By Sandy Compton
Having survived COVID-19 and feeling sort of — but not completely — immune, I recently traveled down Mexico way. I didn’t go into Mexico, except just a tiny bit, because: a.) I didn’t take my passport with me to Arizona, and b.) even if I had, I didn’t want to sit in traffic for an hour to get in and several hours to get back out. Instead, I stuck my left hand through “the Wall.”
It’s not really a wall, by the way, but a fence of 18- to 30-foot steel palings set in concrete and topped by vertical pieces of plate steel. It isn’t at all efficient. It has gaps in it. Big gaps, sometimes miles wide. And much of it simply replaces what had been in place for decades. The old border fence at Douglas, Ariz., was much more intimidating than the new chunks south of Bisbee. An able-bodied human desperate to get into the Estados Unidos de América might be able to scale the new fence. With a rope and grappling hook, no problem. Someone with a Sawzall and a generator might make a hole in it. And they have.
As I wiggled my fingers in Mexican airspace, my traveling companion said, “Don’t do that,” as if someone might be watching. Someone is watching. Some portion of the nearly 17,000 Border Patrol agents (plus 4,000 National Guard soldiers) keep watch 24/7 along our 1,954-mile southern border. Between wages, benefits, equipment and miscellaneous items like fuel and ammunition, the annual cost ranges upward of $1.8 billion. On top of that, there are private contractors out in the desert helping keep watch. Also, the annual electric bill for the lighting along the fence must be terrifying.
If the fence works so well, why do we need all that? Because it doesn’t work, except to interrupt the natural order of things in the wild spaces of the Southwest. An adult rabbit won’t fit through the fence, much less a javelina or a deer. And they don’t have Sawzalls.
By the way, Mexico is not paying for the wall, as former-President Donald J. Trump promised. We are. According to administration estimates in 2017, the fence was supposed to cost about $22 billion. This was quite a surprise for the budget guys, because DJT promised we could fence the entire border for $8 billion while campaigning in 2016. By January of this year, we had spent $15 billion on construction, and we weren’t half way there. Congress authorized $5 billion. DJT used executive power for the other $10 billion. That’s $20 million per mile constructed. Less than 50 of those miles have been built where no barrier already existed.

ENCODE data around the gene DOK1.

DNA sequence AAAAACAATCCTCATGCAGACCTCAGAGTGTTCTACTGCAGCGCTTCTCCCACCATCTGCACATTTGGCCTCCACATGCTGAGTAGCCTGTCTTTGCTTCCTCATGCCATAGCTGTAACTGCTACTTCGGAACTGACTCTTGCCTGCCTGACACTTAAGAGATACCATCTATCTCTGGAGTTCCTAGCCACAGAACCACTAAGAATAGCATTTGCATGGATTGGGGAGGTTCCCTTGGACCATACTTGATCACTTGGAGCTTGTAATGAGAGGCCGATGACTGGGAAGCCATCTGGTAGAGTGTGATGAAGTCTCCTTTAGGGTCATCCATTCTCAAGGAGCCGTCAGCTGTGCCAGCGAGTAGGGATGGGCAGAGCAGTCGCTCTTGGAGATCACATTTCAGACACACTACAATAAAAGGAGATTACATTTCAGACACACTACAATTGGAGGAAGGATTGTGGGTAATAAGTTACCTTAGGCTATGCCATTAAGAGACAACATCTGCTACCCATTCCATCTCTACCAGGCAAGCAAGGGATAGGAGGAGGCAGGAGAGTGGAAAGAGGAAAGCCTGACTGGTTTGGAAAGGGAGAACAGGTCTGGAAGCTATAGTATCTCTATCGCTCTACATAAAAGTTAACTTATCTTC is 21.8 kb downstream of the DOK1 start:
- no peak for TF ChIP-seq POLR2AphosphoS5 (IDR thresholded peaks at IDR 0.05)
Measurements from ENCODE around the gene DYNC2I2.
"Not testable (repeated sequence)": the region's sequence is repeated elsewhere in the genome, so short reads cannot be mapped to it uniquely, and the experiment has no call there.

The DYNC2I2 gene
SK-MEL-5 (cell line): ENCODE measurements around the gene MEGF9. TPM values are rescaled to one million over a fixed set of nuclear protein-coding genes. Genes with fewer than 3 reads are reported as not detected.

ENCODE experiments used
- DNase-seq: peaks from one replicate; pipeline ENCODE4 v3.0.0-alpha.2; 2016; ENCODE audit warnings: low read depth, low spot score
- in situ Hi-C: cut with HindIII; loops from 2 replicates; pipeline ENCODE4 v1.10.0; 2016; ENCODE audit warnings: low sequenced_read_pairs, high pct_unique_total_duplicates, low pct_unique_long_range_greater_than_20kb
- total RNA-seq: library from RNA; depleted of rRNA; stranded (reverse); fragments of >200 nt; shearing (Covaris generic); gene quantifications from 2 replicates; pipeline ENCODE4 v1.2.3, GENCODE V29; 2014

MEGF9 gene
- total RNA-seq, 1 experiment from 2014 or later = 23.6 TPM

Four decades ago, my then-wife and I entered Mexico illegally and quite by accident. As we drove through the lettuce fields of the Imperial Valley on our way from San Diego to somewhere else, she noted that the traffic signs (what few there were) were in Spanish. Oops. We turned around and scooted back into the U.S. No fence. No wall. No problem. It wasn’t as if there was no smuggling or illegal immigration then. The current combination of population pressure, rampant poverty south of the border, obvious prosperity north of the border and huge profits made from drug smuggling have changed the game dramatically.
I have some personal social theories about that. I suspect the failed “War on Drugs” has escalated the price of illegal substances to a point where really bad and really greedy people make so much from trafficking that it has become more worth the risk and the trade has become valuable enough to protect by any means. Ironically, most of the drugs coming across the border are being smuggled through highway checkpoints. This is not a new development.
Tell me again what that fence is for.
The remote border is still dangerous. Friends told of meeting a group of “Mexican soldiers” in northern Mexico who were armed with the latest weapons, including grenade launchers. They were indeed soldiers; but not in the Mexican army, rather in the army of a drug cartel. It was made clear that my friends would be better off elsewhere, which was accomplished without suffering violence; just long moments of terror.
These “armies” also smuggle humans, a number of whom end up dead in their desperation to reach the “promised land.” Many others end up in cages along the fence, then detention centers and then on buses back to Mexico or planes to South America.
When I say “cages” that’s what I mean. Every few miles along sections of the new fence are 10-foot-on-a-side steel cubes enclosed with metal mesh and topped with razor wire. They have a dirt floor and no roof. They are not quite as hospitable as a dog kennel. The Border Patrol has similar facilities at its permanent highway check stations as well. Being locked in one of them must be terrifying for an adult. I can’t imagine how a kid would feel.
What alternatives to stopping — or at least slowing — illegal entry and the drug traffic there might be, I can’t say. It’s a long-term challenge that won’t be solved easily. It is exacerbated by a huge variety and disparity of opinion, self-serving political posturing and ignorance-based fear. I’ve heard people who live much closer to Canada than Mexico declare their xenophobia in no uncertain terms. “Build the wall,” they exclaim, though it’s highly unlikely that they have or ever will have seen it, much less know how it works — or doesn’t. But, as citizens of a country that uses these measures (and our money) to keep people out, or to capture and hold them once they get in, it’s our right and responsibility to know what measures we are paying for, how much we are paying, how they are implemented and how well they work.
The “wall” is really just a porous fence; an ugly, environmentally disastrous and expensive failure; and an embarrassment to our country. That’s what I think.
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